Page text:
Saturday, July 02, 2005

Mommy Guilt

I spent all of last night with an intense case of Mommy guilt. Yesterday I went to a friend's house for lunch. The kids had a good time playing and my son was in his glory with new toys to play with and new people to watch. At 2:00 pm I decided to hit the road for my long ride with my colicky daughter and because my son was in need of a nap which usually happens at 11:30 a.m. When I chased him down to put his sneakers on he threw a fit like I had never seen. I had to wrestle him to get him ready to go and have the rubber burns on my forearms from his sneakers kicking at me to prove it. Feeling as though he was overtired even though I had never seen this reaction before; I stood up triumphantly knowing I had won the battle leaving him screaming and crying on the carpet and YES his sneakers were on. I remember thinking that everyone must think he is always so out of control so I said something to the effect of "wow he must really be overtired and doesn't want to leave". He yelled and kicked as I carried him down the stairs to the car. I seat belted him into his car seat and thought how crazy he was acting. I had never witnessed anything like this. Although he usually protests he usually gives up when he realizes that it is a losing battle. As I stepped into the drivers seat I glanced into my mirror and watched in wonder as my son threw himself around while strapped into the seat. All I saw was arms and legs thrashing around along with his screaming, horse voice. I remember rolling down my window saying goodbye and telling JP he was losing his voice from screaming. He carried on for about 10 minutes before drifting off.

When I got home and opened my daughter's door to carry her into the house, my son woke and started crying. I told him I would be right back. He never cries because he knows that I carry her first and then I go get him. I was surprised but figured it had something to do with him being tired. I went out to get him and my daughter started screaming (of course), as I walked him inside, I lied him down to change his diaper. I pulled down his shorts and noticed huge, ugly, red welts up and down his thighs. They were raised almost 1/2 inch. I put Cortisone on his legs and gave him a dose of Benedryl. All the while my daughter's screams have escalated to the unnerving sounds of cats being slaughtered.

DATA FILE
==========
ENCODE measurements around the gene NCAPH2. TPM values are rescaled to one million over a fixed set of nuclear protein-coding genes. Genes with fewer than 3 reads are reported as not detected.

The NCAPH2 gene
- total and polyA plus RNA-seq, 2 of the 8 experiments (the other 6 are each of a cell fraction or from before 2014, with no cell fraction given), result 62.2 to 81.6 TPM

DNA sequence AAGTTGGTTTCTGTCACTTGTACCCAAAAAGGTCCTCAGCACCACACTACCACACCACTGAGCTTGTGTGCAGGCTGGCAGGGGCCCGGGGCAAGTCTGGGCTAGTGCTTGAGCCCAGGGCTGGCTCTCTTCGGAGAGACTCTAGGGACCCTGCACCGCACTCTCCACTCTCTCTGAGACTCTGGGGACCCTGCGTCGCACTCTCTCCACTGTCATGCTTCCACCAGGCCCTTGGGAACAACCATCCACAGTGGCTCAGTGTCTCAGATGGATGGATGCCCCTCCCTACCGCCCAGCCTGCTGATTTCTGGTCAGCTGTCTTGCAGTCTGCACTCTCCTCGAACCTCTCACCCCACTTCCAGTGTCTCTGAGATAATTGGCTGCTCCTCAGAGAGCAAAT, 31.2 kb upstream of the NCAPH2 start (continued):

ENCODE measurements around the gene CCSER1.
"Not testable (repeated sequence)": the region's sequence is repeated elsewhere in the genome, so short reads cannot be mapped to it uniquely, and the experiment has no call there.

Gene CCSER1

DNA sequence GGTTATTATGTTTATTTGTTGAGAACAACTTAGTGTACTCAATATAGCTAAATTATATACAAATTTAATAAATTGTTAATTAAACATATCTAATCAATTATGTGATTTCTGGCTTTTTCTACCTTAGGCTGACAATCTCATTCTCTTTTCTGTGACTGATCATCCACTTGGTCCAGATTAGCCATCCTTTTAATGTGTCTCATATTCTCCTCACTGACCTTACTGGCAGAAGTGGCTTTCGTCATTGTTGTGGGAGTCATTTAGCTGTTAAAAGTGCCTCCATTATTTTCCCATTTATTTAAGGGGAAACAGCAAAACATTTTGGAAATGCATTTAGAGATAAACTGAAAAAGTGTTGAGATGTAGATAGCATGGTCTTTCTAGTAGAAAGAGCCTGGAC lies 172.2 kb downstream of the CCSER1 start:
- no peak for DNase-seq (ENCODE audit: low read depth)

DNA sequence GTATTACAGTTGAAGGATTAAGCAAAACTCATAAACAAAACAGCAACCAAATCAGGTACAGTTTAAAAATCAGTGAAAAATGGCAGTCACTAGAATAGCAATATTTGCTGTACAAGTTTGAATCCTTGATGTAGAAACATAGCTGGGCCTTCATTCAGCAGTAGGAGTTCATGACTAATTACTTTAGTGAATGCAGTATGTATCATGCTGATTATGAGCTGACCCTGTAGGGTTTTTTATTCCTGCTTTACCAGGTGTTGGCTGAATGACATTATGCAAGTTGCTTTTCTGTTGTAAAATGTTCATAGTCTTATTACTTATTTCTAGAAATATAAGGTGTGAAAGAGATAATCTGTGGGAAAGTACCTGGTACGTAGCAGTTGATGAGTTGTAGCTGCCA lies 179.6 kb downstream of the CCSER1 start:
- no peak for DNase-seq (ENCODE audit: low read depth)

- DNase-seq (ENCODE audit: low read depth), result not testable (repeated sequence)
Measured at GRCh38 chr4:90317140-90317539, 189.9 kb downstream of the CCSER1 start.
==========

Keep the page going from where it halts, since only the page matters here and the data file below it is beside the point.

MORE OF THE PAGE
Later I called my friend's house to see if her cleaning lady (who had just been there that morning) used carpet powder because while I don't know if my son is allergic, what causes his ezcema is still mostly a mystery to us. She said no because her daughter also has allergies so her cleaning lady doesn't use powder. Then she asked if my son had eaten any cookies. I told her yes that he had three bites. She said, "They were peanut butter!" OMG his allergist had told us that he had a slight allergy to peanuts but that I didn't have to worry about checking every label. She said if peanuts weren't one of the first three ingrediants all would be ok. I think she is wrong. I think his allergy is worse then she thought. Three little bites of a cookie!? Now I know that his thrashing, kicking, screaming, crying and horse voice were not part of a typical toddler tandrum but an allergic reaction to peanuts. He was uncomfortable, scared and probably itchy all over including his throat which is probably why he sounded so funny. For all I know his throat was closing up and making it hard for him to breath. I was so busy being annoyed by what I thought was a crazy tandrum that I didn't even think he could be uncomfortable.

As moms, we know our kids better than anyone. I had never seen this reaction because we had to leave or being tired yet I chaulked it up to that. The whole time I kept thinking, this is not normal for him. So why did I not think further than a tantrum. Thank God nothing happened to him! I would have taken that guilt to my grave.

What I learned; never give him nuts and always trust my instincts. I knew this was not normal behavior for him so I should have investigated his actions further.

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